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Old 22nd February 2010, 20:42   #181
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Hey Raj_5004...next time checkout the new IrizarTVS coach "iT09". Let people here have an opportunity to experience somthing different other than the usual P8000 buses in kerala!
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Old 23rd February 2010, 10:21   #182
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can you give me a link to that please?
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Old 23rd February 2010, 11:01   #183
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Default AL Irizar TVS

chk these pics



















this is the link to the album just in case u want to see it more clearly
http://s1009.photobucket.com/albums/...0TVS%20Irizar/

Last edited by santoshnair : 23rd February 2010 at 11:05. Reason: to add one morepic
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Old 23rd February 2010, 18:01   #184
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thanks for the links buddy. is the bus launched? any idea on the variants & pricing?
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Old 23rd February 2010, 18:50   #185
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Originally Posted by raj_5004 View Post
thanks for the links buddy. is the bus launched? any idea on the variants & pricing?
AC variant 22 lacs...non AC 12 lacs yes they have launched do you wantt o get int ouch with someone in TVS for this
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Old 24th February 2010, 10:19   #186
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No santosh, we do have contacts in AL but do they provide a mini bus, as in, 25 seater or 30 seater AC version?

and are you serious? AC variant for 22 lakhs? we just got our 49 seater NON-AC bus for 22 lakhs!
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Old 24th February 2010, 12:01   #187
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Originally Posted by raj_5004 View Post
No santosh, we do have contacts in AL but do they provide a mini bus, as in, 25 seater or 30 seater AC version?

and are you serious? AC variant for 22 lakhs? we just got our 49 seater NON-AC bus for 22 lakhs!


it is 22 lacs minus chasis and 14 lacs non ac...i will enquire if they do make a 25-30 seater version

raj heard APSRTC has launched AL Irizar buses on Hyderbad Bangalore route can youc heck with your sources if the Luxura has started rolling out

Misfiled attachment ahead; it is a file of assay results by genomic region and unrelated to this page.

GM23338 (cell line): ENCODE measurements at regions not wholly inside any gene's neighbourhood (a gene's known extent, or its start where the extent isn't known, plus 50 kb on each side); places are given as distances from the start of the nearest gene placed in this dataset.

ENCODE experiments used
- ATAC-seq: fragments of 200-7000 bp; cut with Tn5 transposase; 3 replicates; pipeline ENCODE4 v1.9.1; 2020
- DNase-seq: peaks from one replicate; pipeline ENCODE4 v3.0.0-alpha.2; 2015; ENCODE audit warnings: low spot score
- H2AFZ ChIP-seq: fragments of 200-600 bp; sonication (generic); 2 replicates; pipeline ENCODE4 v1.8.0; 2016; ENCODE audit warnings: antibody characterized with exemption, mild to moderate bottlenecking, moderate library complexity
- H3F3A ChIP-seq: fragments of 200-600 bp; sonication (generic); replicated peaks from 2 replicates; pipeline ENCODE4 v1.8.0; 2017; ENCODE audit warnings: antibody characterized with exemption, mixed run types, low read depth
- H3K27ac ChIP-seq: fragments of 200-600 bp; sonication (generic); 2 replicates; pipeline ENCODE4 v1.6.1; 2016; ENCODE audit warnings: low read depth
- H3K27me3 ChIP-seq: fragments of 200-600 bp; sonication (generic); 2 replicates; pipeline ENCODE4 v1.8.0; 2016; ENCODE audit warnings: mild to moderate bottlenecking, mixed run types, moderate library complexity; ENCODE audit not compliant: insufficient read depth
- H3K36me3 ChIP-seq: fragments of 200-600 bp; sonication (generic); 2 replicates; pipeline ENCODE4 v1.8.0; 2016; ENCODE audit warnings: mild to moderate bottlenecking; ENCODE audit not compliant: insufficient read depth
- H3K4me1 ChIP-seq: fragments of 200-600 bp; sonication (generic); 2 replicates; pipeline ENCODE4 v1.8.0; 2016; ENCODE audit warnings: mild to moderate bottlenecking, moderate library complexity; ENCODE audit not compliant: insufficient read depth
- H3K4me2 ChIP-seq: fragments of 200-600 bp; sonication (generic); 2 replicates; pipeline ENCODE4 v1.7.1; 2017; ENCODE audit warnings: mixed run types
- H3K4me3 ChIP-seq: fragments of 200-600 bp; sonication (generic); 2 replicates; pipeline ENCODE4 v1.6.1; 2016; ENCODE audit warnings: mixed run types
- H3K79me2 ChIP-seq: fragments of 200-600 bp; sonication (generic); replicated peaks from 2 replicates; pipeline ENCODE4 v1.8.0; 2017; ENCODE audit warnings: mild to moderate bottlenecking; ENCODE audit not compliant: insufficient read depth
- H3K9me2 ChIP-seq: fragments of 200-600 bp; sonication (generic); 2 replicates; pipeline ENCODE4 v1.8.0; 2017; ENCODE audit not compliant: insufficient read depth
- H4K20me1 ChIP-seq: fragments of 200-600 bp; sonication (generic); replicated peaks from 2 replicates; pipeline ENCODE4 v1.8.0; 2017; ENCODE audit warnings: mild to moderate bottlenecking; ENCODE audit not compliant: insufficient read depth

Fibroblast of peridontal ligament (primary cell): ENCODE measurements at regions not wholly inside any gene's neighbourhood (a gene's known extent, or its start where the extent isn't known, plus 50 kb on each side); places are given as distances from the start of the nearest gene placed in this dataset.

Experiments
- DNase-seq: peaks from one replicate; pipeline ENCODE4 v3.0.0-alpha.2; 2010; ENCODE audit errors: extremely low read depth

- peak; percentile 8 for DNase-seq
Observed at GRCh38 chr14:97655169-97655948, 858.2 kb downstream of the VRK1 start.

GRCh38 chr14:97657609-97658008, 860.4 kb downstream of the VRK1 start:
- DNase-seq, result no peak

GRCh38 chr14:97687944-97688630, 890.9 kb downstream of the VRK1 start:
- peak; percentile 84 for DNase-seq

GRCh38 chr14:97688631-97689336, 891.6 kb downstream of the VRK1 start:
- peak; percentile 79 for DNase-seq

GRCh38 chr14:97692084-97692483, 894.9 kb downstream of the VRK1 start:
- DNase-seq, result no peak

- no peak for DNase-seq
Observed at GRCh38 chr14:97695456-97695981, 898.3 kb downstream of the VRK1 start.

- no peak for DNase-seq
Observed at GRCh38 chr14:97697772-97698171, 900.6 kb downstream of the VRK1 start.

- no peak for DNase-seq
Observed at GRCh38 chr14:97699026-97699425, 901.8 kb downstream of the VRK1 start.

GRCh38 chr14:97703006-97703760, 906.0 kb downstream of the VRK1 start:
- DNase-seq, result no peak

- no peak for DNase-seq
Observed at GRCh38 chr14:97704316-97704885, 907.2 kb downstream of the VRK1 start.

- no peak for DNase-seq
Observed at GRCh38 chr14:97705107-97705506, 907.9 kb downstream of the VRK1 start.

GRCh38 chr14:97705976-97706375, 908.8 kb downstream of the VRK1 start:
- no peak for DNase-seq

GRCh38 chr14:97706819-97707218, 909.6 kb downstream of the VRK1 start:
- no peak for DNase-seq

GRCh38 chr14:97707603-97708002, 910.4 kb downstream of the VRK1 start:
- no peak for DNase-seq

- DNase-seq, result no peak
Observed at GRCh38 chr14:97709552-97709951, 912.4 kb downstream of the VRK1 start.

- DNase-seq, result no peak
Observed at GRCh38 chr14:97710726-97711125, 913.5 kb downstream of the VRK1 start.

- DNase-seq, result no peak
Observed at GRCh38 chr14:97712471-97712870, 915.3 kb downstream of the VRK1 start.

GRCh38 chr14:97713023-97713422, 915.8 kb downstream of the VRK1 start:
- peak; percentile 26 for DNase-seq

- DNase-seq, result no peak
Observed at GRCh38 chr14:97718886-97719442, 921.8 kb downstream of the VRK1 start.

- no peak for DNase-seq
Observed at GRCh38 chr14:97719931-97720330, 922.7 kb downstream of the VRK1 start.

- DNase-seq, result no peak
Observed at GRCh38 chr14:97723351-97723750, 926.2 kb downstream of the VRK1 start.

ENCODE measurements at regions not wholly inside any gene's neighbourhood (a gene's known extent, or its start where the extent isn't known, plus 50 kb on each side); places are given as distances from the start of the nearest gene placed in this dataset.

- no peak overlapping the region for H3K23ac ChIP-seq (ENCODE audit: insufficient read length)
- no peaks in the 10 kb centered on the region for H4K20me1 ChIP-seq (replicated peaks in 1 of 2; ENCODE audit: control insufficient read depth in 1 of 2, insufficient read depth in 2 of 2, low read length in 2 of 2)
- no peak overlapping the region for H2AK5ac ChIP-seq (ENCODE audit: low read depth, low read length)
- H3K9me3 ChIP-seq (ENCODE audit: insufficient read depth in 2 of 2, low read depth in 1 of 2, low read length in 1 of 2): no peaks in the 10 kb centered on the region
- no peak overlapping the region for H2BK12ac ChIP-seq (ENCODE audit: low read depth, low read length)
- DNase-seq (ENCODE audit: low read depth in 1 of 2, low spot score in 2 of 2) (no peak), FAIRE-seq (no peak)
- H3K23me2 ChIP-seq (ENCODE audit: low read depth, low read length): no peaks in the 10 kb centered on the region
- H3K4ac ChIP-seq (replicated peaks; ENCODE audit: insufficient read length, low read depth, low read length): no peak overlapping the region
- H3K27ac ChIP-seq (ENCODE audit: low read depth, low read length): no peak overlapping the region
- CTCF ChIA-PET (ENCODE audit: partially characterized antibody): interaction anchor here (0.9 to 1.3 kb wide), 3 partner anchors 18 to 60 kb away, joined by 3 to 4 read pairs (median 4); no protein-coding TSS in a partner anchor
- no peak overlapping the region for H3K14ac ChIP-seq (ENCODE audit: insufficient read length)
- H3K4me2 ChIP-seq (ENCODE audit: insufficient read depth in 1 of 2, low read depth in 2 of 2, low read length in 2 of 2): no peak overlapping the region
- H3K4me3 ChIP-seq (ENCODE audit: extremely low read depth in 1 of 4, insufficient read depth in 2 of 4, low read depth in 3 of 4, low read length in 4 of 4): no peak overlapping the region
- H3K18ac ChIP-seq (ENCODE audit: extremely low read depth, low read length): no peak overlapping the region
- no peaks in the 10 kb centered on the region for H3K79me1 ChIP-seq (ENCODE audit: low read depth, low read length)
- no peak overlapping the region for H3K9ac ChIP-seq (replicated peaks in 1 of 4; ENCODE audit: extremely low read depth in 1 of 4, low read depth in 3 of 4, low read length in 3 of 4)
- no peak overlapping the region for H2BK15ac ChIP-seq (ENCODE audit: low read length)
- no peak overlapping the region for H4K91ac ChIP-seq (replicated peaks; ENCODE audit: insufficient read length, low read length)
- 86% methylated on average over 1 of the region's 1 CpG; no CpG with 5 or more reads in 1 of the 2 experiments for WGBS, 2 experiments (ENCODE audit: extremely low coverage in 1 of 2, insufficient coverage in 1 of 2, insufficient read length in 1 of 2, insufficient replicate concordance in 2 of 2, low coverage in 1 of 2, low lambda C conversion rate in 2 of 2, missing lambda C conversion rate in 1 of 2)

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Old 24th February 2010, 22:42   #188
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Quote:
Originally Posted by santoshnair View Post
raj heard APSRTC has launched AL Irizar buses on Hyderbad Bangalore route can youc heck with your sources if the Luxura has started rolling out
AL has given Luxura's to APSRTC long back.But I am yet to see a photograph of that ...
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Old 25th February 2010, 12:54   #189
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Quote:
Originally Posted by Sankar View Post
Can someone tell me why heavy vehicles use air-brakes instead of hydraulic braking systems found in cars and light commercial vehicles? What are the benefits of having air brakes?
Quote:
Originally Posted by pjbiju View Post
From what I know, trucks, trains and other large vehicles use air brakes.

Air pressure is used to release the brakes and hence until the required pressure is built up, the brakes would remain engaged. This is the opposite of hydraulic brakes where hydraulic pressure is used to engage the brakes.
Quote:
Originally Posted by BaCkSeAtDrIVeR View Post
I am afraid that this is not entirely accurate.

But my 1978 model AL had air brakes, and it was pressure actuated, NOT vacuum brakes. A small leak anywhere in the circuit and brakes would malfunction.
Shankar, a cheeky answer if you like

Air is everywhere. Hydraulic fluid isn't.

But really not cheeky

The heavier forms of transport - Trains, buses and tractor-trailers - use air-brake systems so they don’t have to rely on the hydraulic fluid (which may not be there) in car braking systems, which can run out in the event of a leak.

The first air barking systems introduced were - direct air-brake systems, which used an air compressor to feed air through a brake pipe into air tanks on each car. When the engineer applied these brakes, the pipe filled with air and squeezed the brakes. (These were the systems that the Backseatdriver has stated was existing in our heavy vehicles until 1980s)

Actually the vacuum based system was introduced in 1869, an engineer named George Westinghouse realized the importance of safety in the relatively new railroad industry and invented the first triple-valve air-brake system for railcar use.

Westinghouse’s system worked the opposite way of a direct air-brake system. The triple-valve system performed three functions, thus its name (This is what the system pjbigu has stated as in use in today’s heavy vehicles)

Charging: The system must be pressurized with air before the brakes will release. At rest, the brakes remain engaged. Once the system reaches its operating pressure, the brakes are freed and ready to use.
Applying: As the brakes are applied, air pressure decreases. As the amount of air decreases, the valve allows air back into the reservoir tanks, while the brakes move to the applied position.
Releasing: Once the brakes are applied and the air escapes after braking, the increased pressure releases the brakes.

Now when/how the change came about